New coalition govt makes u-turn on energy policy amid supply concerns

Germany’s coalition government Economy Minister Robert Habeck has admitted the country must go against the principles of his Green Party and burn more coal for its energy because of the threat to the country’s fuel security posed by the loss of supply from Russia.

For many years Germany has been criticized for being reliant on Russian fuel resources, and in the wake of the conflict in Ukraine, the issue has been brought into sharp focus.

“To reduce gas consumption, less gas must be used to generate electricity. Coal-fired power plants will have to be used more instead,” said a statement put out by Germany’s economy ministry.

“That’s bitter, but it’s simply necessary in this situation to lower gas usage,” said Habeck.

“We must and we will do everything we can to store as much gas as possible in summer and autumn.

“The gas storage tanks must be full in winter. That has top priority,” he added.

At the moment, Germany’s gas storage facilities are at 57 percent capacity. Habeck said this needed to be topped up as soon as a matter of urgency “otherwise, it will be really tight in winter”. The current target figure is 90 percent capacity by November.

Last week, Russian gas company Gazprom said it had further limited fuel supplies to Europe via the Nord Stream 1 pipeline, which runs from Russia to Germany under the Baltic Sea, claiming there were technical problems. Habeck rejected this explanation of the reduction from 167 million cubic meters each day to 67 million, saying the decision was politically motivated.

“It is obvious that (Russia’s President Vladmir) Putin’s strategy is to unsettle us by driving up the price and dividing us,” he said. “We won’t let that happen.”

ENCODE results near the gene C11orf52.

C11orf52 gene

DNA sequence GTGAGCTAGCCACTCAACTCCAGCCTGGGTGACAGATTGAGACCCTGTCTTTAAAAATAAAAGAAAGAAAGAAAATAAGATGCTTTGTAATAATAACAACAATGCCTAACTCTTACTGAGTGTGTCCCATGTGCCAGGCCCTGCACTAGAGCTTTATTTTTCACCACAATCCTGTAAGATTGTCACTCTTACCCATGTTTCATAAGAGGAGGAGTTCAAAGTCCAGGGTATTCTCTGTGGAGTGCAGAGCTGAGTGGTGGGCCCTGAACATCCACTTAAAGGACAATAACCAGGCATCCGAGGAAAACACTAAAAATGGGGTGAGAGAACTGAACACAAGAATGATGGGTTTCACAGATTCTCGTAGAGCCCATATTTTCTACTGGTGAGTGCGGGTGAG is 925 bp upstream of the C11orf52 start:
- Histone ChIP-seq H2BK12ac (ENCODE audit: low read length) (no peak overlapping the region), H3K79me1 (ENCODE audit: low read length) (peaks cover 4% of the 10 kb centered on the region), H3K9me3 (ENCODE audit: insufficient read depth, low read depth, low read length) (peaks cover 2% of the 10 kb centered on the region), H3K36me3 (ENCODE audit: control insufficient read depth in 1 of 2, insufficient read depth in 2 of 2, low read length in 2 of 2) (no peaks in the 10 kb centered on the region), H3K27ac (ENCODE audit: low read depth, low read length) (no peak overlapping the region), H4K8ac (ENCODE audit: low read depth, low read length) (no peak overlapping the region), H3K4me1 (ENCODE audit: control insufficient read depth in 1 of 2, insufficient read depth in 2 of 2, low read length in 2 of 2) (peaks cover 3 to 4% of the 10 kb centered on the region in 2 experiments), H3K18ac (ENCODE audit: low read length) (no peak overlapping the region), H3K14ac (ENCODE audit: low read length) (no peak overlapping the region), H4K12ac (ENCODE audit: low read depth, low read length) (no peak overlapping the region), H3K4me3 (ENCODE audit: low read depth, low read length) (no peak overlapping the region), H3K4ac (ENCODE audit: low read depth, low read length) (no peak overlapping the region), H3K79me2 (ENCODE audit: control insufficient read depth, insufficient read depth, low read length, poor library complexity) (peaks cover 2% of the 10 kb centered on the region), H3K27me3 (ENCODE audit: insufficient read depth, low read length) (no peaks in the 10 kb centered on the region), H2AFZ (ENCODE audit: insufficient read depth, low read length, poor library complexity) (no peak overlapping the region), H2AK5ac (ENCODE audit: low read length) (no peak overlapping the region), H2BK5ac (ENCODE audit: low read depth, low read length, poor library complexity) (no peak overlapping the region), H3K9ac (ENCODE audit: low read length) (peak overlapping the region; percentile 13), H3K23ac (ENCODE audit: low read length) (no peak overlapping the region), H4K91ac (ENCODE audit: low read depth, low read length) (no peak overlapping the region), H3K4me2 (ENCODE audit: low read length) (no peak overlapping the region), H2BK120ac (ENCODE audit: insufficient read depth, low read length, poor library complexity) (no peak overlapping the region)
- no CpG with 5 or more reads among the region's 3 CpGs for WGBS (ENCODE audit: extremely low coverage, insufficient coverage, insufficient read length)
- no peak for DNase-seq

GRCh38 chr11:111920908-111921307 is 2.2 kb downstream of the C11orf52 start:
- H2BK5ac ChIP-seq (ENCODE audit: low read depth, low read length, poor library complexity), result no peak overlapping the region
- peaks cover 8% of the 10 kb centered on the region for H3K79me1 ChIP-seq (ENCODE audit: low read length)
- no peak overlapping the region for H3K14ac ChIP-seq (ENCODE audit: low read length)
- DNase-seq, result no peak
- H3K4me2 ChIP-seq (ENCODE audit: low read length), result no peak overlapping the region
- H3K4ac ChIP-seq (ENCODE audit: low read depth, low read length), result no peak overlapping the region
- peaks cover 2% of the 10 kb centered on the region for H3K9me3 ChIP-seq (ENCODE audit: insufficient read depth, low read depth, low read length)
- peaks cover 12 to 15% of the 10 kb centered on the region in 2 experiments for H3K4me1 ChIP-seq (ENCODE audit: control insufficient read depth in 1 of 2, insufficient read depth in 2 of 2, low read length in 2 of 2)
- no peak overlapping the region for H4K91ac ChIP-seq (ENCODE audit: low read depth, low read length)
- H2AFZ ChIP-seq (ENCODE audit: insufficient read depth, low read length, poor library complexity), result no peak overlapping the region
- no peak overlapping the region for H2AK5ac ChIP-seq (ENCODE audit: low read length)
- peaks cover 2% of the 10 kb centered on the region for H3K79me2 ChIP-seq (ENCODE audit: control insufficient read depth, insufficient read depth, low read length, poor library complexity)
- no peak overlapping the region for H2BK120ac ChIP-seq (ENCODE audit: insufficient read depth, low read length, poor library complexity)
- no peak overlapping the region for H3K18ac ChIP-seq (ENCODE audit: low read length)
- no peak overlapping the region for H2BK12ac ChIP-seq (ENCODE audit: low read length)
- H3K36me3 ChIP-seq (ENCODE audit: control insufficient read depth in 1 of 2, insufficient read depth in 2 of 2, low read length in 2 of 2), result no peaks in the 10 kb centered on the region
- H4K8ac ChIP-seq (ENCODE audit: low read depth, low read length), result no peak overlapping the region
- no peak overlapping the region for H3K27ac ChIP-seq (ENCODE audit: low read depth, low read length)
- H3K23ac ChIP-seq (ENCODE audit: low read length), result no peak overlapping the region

The Financial Times quoted Germany’s Chancellor Olaf Scholz as saying that the country’s dependence on Russian energy was “a mistake of Germany’s economic policy”, and that previous governments had overlooked the chance to come up with alternative supply routes.

Industries are also being encouraged to save gas when they can, in return for financial incentives, with unused supply being put into storage.

The return to coal-fired power is a major u-turn by the coalition government that had previously announced its intention for Germany to be coal-free by 2030.

The Social Democrats are the senior partners in the current coalition government, along with the Greens and the neoliberal Free Democrats, or FDP, who have suggested easing restrictions imposed on fracking in 2017 as a way around the problem.

“As scientific studies show, under modern security standards fracking causes no relevant environmental damage,” the FDP’s parliamentary director Torsten Herbst told the Welt am Sonntag newspaper.

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